A typical web site embodiment also presents an option to define custom commute routes and/or often-traveled routes. The web site shows a map of the major highways and boulevards and the locations of the speed sensors. In one embodiment, the listener clicks on the "Define New Route" button and then drags a pointer through the highway and streets that he frequents. In another embodiment, the listener clicks on the segments of the freeways on which the listener commutes. In another embodiment, the listener is asked to provide a beginning-of-commute address and an end-of-commute address. The listener then identifies whether he travels on the route one-way or both ways by clicking on the appropriate box. Once a route is defined, On- Demand Radio will report traffic speed and congestion on specified directions of the route. Along the route there may be stretches of highways or streets where traffic sensors are not present. In one embodiment, on the website ' s customization map, the sensors are clearly marked, so he can see where the sensors are missing along his route. When new sensors are installed after the listener has defined his route, they are automatically included in the group used for reporting.

The following list of locations for the San Francisco Bay Area is exemplary and is by no way a limiting feature of this invention.

Northbound Hwy 101 (a] Hwy 880

Southbound Hwy 101 Hwy 880 Northbound Hwy lθT Great America Parkway

Southbound Hwy 101 @ Great America Parkway"

Northbound Hwy 880 @ Brokaw Road

SouthboundHwy 880 @ Brokaw Road Northbound Hwy 680 @ Capitol Ave.

Southbound Hwy 680 @ Capitol Ave. Eastbound Hwy 237 @ Calaveras BlvdT

Westbound Hwy 237 @ Calaveras Blvd.

1.) Customized Traffic Routes

In an embodiment that provides for user definition of customized traffic routes, the listener defines the listener's custom routes on the Customizer web site. FIG. 7 is a graphical representation of an embodiment of a custom commute route screen. A listener tells the Customizer what freeways the listener travels regularly. The listener defines the beginning and end locations of the commute on each freeway. The listener further defines the time block in which he will be traveling on this route. The listener also defines what days of the week he travels on this route. In a typical embodiment, the resulting data is written to Filter.dat which is a control file described more fully below.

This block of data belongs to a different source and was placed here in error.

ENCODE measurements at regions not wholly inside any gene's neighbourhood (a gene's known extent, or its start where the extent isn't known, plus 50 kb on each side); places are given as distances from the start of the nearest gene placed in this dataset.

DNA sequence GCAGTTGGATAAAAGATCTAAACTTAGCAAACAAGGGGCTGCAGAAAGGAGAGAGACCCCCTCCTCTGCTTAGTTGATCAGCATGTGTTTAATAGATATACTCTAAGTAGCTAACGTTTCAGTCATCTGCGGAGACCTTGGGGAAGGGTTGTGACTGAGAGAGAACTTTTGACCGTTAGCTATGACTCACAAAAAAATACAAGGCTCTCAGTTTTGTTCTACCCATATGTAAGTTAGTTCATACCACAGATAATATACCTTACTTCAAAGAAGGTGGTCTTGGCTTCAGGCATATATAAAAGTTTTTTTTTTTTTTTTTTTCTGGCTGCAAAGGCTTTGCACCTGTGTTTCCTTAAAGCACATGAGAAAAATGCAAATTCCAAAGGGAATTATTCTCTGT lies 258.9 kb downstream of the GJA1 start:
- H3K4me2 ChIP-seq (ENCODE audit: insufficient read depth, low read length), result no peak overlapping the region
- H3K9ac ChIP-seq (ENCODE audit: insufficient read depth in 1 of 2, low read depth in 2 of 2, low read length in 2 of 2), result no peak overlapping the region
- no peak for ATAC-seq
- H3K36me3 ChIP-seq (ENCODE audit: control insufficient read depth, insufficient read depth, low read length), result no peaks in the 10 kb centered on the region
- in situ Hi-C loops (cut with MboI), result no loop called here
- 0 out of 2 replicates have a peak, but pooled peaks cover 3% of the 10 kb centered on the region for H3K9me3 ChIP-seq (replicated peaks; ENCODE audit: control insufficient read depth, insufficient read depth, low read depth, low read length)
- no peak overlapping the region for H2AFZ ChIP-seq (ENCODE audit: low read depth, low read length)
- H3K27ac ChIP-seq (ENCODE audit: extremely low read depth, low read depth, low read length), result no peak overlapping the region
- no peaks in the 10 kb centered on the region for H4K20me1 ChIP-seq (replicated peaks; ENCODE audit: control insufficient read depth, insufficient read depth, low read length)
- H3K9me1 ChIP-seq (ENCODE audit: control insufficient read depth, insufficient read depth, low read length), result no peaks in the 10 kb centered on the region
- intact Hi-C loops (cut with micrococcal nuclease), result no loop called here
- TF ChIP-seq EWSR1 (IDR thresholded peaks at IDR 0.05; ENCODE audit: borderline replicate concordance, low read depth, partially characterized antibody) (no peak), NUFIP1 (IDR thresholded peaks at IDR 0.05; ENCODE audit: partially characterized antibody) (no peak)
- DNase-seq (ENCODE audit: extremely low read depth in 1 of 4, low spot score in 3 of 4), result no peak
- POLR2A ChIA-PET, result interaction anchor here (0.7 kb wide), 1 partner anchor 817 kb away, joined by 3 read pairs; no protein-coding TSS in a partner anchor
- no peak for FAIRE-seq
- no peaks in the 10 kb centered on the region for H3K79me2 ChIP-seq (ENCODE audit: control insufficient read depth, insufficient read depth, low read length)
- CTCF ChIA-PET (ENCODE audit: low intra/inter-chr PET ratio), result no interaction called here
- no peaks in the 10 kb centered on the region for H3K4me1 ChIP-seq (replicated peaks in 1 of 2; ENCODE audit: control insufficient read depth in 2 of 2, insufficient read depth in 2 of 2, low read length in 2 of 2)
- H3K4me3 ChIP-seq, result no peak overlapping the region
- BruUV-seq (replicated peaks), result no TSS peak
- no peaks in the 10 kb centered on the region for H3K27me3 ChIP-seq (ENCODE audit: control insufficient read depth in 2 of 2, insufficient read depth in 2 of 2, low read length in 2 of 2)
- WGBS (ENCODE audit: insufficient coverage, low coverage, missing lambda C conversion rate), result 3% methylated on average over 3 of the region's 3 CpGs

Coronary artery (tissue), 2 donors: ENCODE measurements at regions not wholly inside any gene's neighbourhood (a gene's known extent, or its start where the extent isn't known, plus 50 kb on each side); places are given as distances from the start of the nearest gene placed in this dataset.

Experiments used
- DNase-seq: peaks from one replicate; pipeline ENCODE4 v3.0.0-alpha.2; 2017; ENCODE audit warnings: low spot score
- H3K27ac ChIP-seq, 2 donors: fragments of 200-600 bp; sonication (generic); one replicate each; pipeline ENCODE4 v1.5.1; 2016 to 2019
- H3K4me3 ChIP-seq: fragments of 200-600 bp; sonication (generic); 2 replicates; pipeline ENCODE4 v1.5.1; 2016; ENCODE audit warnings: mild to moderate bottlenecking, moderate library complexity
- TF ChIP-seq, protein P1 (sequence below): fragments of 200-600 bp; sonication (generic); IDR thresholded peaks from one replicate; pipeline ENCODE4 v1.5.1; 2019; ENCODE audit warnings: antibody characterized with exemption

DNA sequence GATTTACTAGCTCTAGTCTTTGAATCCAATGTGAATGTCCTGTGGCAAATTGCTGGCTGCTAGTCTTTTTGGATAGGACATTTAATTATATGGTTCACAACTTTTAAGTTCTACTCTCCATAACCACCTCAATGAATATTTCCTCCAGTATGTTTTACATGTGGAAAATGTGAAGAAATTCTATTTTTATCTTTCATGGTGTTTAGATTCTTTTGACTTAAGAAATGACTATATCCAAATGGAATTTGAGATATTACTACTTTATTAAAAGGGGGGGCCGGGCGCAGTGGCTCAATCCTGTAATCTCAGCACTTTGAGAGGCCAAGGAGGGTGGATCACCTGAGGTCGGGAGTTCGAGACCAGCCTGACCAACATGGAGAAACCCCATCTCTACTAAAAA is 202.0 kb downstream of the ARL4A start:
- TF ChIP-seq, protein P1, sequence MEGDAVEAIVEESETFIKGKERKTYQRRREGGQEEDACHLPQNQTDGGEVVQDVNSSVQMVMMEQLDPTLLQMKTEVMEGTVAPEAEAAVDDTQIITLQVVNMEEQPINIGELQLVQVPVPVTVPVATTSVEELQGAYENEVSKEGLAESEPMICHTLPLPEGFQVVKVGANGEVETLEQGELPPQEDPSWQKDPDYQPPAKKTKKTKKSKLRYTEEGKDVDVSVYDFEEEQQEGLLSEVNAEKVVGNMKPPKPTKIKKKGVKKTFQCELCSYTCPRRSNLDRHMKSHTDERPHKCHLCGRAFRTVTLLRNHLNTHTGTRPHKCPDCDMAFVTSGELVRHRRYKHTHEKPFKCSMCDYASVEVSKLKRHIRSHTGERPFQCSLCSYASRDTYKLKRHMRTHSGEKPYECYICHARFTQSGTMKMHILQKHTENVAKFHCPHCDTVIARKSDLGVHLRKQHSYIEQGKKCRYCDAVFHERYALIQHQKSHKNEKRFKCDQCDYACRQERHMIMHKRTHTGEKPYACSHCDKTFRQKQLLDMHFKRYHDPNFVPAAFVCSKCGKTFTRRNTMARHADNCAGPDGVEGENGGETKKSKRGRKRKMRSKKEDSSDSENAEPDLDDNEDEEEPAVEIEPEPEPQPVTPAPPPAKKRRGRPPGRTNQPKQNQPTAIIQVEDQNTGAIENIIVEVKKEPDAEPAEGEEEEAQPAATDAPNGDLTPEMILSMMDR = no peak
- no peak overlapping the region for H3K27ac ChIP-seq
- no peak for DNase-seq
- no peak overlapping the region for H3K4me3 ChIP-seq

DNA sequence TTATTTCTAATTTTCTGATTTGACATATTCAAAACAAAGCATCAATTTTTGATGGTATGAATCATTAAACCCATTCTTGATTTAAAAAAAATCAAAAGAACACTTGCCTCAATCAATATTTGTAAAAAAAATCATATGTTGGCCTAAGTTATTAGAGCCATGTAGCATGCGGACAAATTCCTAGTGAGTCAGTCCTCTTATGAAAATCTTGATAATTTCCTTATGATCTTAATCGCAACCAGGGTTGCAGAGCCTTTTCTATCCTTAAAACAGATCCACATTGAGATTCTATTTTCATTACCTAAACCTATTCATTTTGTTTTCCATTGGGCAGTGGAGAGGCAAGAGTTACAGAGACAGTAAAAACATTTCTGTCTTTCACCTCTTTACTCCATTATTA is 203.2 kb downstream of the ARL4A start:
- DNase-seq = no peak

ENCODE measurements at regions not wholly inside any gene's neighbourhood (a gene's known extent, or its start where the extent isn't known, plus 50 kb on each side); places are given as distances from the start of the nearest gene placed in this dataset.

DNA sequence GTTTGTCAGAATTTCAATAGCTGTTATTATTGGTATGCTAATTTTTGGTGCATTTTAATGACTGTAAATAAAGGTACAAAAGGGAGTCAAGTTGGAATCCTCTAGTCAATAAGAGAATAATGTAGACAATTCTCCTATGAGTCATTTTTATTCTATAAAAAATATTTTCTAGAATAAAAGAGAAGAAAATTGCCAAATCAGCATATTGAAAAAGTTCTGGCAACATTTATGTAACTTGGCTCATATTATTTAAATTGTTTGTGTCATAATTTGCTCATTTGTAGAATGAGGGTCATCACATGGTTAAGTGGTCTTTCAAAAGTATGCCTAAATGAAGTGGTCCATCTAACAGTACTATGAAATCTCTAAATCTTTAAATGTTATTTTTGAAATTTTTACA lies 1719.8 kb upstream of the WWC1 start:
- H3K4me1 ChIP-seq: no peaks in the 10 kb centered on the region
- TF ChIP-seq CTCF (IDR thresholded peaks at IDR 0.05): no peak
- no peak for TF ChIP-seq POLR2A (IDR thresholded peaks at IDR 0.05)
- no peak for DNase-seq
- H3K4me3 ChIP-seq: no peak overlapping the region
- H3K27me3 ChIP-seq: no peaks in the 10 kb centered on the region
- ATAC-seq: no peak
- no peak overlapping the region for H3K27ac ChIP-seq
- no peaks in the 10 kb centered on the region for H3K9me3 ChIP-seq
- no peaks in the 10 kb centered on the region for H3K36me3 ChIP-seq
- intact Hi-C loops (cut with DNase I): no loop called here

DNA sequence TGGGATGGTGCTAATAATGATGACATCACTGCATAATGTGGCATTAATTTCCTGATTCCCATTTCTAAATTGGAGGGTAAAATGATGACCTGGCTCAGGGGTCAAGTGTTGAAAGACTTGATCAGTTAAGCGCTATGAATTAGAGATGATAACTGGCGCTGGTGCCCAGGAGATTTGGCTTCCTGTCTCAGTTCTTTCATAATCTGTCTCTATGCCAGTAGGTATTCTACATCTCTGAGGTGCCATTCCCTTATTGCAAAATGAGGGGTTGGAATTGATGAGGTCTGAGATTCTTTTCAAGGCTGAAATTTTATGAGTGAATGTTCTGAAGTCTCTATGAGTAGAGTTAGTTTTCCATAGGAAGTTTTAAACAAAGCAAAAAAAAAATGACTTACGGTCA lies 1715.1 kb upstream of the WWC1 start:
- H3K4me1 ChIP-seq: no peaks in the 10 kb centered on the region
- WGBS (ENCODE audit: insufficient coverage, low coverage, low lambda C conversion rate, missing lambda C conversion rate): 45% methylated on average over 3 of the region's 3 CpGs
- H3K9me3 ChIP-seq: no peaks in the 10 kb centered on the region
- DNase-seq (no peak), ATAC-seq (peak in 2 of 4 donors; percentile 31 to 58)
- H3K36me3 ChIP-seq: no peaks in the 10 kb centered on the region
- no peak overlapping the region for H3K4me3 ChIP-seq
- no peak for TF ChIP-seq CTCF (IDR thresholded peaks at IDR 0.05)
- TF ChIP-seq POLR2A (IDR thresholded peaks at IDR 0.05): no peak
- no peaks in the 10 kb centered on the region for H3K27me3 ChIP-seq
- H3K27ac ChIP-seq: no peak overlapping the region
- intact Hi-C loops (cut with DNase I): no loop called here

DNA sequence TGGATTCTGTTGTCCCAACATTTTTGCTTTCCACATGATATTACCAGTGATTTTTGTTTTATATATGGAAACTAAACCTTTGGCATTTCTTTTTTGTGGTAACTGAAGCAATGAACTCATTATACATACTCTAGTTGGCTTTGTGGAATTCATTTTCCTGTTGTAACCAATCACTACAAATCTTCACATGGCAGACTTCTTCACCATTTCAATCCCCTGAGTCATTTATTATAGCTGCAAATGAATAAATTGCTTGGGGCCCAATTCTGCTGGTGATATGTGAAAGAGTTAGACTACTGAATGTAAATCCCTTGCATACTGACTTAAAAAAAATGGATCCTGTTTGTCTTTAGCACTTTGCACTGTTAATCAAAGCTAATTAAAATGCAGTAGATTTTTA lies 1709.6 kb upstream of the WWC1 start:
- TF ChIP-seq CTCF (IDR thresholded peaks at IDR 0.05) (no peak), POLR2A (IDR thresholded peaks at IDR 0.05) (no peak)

In one embodiment, the ODR unit is integrated with a cellular telephone and/or a GPS system. In such an embodiment, the approximate location of the user can be deduced in the case of a cellular telephone, and can be identified with some specificity in the case of a GPS system. In the case of an ODR/GPS unit, the system knows the direction in which the user is traveling. In such a cell-phone/GPS integrated ODR system embodiment, the ODR system learns the user's routes. The user can optionally setup custom commute routes as described above and the ODR system will play traffic conditions for routes defined by the user as a custom commute route. In addition, the cell-phone/GPS integrated ODR system will play traffic conditions for routes over which the ODR system deduces that the user is traveling. Still further, the cell-phone/GPS integrated ODR system has an electronic calendar/clock and recognizes minutes, hours, days, weeks, months, etc. Using its electronic calendar/clock, the cell-phone/GPS integrated ODR system learns the routes that a user repeatedly travels and the time of day and calendar schedule when the user travels the particular routs. Once the GPS/ODR detects a regular pattern, it can notify the user of traffic congestion on the route, at a specific time and/or during a certain range

46- of time, such as during the listener's typical commute time. These notifications are available under the Traffic topic. In one embodiment, the user is given the option of requesting that such traffic notifications be delivered as a Traffic Alert that interrupts normal AM/FM radio programming and interrupts ODR programming. In one embodiment, when congestion messages are delivered to the user, a detour is also provided. In one embodiment, traffic congestion messages and detours are broadcast by the Broadcast System and delivered in voice form. In a GPS/ODR unit embodiment, detours are also delivered in graphical form and are displayed on the GPS system monitor, such as in map form.